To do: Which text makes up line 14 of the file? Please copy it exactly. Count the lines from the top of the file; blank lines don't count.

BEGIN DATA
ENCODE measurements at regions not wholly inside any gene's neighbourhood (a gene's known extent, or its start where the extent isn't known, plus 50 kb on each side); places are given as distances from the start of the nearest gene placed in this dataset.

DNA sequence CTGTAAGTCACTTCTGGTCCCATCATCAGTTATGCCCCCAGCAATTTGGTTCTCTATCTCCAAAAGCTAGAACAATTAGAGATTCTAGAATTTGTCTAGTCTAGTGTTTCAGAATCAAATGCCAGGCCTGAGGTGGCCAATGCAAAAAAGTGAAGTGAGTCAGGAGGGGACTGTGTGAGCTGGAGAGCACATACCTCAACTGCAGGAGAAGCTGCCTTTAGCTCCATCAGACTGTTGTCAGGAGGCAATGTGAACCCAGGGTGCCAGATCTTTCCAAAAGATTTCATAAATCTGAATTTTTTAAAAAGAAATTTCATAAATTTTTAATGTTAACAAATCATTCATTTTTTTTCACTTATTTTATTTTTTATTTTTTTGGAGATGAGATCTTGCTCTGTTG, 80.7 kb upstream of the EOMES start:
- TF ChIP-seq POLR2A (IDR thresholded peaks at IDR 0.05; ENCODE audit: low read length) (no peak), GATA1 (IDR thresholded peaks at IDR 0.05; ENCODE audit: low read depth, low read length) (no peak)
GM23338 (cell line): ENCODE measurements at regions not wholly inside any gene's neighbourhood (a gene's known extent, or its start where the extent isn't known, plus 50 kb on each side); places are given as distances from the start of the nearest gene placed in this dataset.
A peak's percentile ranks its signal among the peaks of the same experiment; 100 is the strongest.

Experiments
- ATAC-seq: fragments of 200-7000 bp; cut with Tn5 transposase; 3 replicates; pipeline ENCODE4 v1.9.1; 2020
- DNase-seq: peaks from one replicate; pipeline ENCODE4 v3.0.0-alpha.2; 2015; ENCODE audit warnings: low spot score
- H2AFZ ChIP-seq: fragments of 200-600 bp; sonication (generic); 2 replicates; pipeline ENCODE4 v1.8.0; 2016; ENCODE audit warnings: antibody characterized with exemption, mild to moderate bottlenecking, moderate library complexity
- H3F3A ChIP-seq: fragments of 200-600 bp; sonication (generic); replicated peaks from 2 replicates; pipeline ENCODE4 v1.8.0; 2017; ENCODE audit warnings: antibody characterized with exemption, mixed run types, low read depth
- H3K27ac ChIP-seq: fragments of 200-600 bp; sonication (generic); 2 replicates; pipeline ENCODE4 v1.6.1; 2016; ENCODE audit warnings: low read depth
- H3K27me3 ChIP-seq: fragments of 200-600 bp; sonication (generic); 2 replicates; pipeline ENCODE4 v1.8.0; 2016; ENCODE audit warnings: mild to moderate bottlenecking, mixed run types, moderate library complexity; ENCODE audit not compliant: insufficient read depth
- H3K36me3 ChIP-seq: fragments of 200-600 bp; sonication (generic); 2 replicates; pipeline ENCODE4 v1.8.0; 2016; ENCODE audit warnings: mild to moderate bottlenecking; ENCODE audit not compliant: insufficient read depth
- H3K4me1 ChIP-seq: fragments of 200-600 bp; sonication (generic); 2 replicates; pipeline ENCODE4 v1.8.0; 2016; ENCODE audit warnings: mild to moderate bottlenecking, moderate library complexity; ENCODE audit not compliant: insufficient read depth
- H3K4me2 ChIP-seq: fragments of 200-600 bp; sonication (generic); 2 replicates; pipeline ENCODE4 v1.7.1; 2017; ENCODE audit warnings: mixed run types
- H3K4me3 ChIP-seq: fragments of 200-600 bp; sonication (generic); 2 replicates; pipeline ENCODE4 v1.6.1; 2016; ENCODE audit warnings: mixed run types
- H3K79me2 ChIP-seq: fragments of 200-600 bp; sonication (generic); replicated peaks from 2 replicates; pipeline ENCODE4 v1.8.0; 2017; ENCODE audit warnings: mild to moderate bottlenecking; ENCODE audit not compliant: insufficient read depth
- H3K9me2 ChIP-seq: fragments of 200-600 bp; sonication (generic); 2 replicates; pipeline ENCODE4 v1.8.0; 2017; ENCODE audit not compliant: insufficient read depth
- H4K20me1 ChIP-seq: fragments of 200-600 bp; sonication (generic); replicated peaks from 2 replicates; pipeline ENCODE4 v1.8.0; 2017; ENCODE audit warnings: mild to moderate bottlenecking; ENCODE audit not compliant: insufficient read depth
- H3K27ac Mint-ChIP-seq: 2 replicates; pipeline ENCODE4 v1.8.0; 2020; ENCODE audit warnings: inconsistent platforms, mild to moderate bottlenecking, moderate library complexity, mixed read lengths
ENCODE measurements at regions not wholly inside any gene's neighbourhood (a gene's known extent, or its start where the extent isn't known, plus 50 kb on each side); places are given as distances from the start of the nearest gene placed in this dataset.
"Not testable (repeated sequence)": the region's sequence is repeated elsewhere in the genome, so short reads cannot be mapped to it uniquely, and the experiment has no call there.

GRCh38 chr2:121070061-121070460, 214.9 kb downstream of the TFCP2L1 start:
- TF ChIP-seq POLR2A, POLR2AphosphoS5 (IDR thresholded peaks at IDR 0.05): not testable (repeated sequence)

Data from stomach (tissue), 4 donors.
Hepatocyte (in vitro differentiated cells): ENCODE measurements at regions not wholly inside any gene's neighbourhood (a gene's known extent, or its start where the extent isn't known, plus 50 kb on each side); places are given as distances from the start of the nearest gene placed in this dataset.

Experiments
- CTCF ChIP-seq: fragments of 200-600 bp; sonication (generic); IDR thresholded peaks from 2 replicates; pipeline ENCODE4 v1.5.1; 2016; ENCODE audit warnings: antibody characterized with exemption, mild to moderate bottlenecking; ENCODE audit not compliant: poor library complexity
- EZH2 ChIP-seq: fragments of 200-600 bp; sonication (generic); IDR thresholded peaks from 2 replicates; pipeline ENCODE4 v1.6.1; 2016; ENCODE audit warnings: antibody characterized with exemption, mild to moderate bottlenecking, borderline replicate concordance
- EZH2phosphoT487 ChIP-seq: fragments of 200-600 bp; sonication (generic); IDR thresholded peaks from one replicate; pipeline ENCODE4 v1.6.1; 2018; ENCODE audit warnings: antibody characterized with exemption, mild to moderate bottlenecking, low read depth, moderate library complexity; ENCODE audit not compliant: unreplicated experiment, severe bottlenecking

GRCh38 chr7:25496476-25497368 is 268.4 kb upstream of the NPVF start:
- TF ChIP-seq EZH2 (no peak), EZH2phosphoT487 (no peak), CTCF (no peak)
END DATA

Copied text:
- H3K4me1 ChIP-seq: fragments of 200-600 bp; sonication (generic); 2 replicates; pipeline ENCODE4 v1.8.0; 2016; ENCODE audit warnings: mild to moderate bottlenecking, moderate library complexity; ENCODE audit not compliant: insufficient read depth